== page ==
Did you know that according to perhaps the most respected peer reviewed research body in the world – the Cochrane Central Register of Controlled Trials – there is more high-level research for Acupuncture than for physiotherapy and chiropractic combined?

If you’re curious about Acupuncture then book online or call us on 07 5522 1691 and we can discuss your individual case.

 

To learn more about Allied Acupuncture, visit us online at www.alliedacupuncture.com.au

 

Dr Scott Baker is a licensed acupuncturist in Burleigh Waters, Gold Coast, focused on pain relief, women’s health and chronic disease management. He enjoys sharing his passion for natural approaches to health through his online articles and at his clinic, Allied Acupuncture, on Executive Drive. Call for an appointment at 07 5522 1691.

Tags: ibs, constipation, digestive issues, women’s health

Doctors Advised to Refer Low Back Pain Patients for Acupuncture

For patients with acute or sub-acute low back pain Medical Doctors have been advised not to prescribe potentially harmful drugs or expensive, unnecessary tests wherever possible and to refer patients for non-drug therapies including Acupuncture 1.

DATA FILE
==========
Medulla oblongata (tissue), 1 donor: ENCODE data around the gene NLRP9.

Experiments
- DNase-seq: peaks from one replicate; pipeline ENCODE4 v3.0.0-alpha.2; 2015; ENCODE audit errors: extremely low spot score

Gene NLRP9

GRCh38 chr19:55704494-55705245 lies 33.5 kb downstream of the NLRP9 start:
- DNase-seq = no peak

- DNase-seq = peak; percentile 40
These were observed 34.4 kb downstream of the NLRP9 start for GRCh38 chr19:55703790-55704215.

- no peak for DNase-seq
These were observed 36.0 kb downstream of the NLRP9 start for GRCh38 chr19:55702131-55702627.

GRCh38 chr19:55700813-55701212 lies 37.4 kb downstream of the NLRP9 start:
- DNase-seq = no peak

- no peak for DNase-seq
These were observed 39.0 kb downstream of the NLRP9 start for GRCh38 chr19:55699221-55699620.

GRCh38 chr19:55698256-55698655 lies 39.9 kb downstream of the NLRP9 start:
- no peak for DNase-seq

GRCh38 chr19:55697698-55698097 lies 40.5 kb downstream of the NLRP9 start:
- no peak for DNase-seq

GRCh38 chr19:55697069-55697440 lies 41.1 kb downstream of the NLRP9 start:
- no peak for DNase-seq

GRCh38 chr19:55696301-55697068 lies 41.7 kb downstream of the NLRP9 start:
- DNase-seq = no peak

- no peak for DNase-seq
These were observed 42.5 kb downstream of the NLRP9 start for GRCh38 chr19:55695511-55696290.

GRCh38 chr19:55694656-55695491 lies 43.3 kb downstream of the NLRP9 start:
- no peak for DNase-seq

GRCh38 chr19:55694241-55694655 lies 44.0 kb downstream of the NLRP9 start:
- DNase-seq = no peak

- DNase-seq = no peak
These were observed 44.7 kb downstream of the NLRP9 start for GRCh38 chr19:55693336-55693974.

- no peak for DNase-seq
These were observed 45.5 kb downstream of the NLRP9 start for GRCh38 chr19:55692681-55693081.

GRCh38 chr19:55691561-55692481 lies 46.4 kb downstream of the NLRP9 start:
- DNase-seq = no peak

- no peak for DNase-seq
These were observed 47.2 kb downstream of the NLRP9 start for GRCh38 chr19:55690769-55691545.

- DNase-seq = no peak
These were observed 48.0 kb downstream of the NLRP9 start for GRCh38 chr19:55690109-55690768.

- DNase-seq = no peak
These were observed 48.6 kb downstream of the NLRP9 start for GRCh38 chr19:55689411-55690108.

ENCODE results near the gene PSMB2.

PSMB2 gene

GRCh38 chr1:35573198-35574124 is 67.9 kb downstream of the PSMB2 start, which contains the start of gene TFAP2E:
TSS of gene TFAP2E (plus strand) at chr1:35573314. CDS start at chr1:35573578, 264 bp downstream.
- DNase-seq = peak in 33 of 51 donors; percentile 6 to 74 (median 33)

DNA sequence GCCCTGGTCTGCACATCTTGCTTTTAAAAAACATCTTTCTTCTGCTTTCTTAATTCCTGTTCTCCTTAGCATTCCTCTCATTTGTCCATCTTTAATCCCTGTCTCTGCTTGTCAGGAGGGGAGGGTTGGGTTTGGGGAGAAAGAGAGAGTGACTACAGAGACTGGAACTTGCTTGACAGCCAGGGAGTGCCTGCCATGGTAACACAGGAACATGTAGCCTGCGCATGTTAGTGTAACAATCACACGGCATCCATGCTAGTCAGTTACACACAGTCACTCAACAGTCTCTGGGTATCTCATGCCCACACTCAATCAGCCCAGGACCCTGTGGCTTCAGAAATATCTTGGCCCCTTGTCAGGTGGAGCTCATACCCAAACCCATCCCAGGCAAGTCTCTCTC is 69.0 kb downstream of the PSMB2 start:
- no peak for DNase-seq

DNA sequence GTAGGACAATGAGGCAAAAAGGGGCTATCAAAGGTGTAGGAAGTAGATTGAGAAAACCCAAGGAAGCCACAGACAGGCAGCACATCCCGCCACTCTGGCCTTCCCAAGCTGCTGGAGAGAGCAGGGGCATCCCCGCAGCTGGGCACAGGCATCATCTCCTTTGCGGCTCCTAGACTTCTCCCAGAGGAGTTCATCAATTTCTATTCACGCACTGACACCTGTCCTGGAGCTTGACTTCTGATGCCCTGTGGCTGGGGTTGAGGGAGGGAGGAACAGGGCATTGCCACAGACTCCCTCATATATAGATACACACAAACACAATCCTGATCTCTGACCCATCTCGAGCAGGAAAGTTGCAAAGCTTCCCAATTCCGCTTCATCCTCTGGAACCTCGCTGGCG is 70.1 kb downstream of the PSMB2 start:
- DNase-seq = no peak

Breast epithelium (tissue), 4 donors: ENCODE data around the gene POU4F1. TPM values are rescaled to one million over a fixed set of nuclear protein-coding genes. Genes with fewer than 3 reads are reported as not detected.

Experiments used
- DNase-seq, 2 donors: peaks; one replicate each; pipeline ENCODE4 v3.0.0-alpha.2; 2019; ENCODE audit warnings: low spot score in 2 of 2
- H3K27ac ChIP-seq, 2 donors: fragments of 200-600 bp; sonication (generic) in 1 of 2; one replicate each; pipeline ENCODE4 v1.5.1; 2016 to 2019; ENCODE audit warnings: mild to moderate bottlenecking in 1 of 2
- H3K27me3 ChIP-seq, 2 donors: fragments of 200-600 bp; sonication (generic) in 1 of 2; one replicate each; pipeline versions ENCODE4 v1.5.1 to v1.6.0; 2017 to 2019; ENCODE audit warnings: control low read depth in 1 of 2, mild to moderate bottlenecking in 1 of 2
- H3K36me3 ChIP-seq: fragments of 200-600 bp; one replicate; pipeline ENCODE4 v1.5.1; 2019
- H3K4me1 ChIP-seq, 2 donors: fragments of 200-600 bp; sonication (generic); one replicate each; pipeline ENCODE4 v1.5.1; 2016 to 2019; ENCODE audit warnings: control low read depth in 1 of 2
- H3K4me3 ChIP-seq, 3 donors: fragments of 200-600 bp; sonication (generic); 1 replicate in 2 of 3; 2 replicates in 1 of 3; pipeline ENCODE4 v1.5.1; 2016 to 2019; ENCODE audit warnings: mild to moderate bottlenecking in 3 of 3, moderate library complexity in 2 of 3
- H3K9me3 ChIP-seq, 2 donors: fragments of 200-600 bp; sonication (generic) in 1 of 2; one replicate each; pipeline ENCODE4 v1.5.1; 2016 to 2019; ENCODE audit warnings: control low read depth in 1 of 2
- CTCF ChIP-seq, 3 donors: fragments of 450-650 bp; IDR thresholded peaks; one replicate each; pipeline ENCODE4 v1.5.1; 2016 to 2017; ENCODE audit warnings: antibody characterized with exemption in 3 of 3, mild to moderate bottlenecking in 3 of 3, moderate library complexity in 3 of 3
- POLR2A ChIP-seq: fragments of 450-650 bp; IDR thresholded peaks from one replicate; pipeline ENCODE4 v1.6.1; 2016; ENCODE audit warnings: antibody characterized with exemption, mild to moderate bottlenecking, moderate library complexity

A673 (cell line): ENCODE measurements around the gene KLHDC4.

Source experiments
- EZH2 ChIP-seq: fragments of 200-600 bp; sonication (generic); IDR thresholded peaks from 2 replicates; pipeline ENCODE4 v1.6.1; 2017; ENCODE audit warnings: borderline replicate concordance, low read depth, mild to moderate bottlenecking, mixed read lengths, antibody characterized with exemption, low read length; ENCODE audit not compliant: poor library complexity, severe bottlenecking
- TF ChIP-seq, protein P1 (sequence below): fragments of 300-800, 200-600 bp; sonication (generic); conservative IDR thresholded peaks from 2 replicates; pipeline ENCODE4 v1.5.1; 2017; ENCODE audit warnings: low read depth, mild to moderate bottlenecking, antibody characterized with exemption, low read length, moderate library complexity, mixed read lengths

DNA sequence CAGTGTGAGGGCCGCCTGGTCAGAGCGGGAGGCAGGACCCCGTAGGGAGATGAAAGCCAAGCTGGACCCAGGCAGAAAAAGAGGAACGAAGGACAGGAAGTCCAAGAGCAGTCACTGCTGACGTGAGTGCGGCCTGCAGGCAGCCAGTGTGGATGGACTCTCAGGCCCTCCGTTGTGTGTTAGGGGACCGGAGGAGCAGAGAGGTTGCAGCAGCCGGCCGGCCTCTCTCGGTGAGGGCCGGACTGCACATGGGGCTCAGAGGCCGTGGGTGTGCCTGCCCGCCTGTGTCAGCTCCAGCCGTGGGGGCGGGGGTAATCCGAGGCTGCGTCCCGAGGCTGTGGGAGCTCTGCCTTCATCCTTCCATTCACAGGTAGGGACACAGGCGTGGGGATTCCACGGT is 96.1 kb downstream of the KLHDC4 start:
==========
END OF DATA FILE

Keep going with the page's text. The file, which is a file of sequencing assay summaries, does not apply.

Acupuncture is one of a small handful of treatments that have been recommended as part of the evidence-based clinical practice guideline published in February 2017 by the American College of Physicians.

The American College of Physicians is a highly esteemed and influential medical body in the USA, whose medical model Australia follows very closely.

Low back pain happens to be one of the most common reasons behind visits to Medical Doctors. Approximately 25% of the population report having experienced low back pain recently and it can be a debilitating condition that severely decreases quality of life.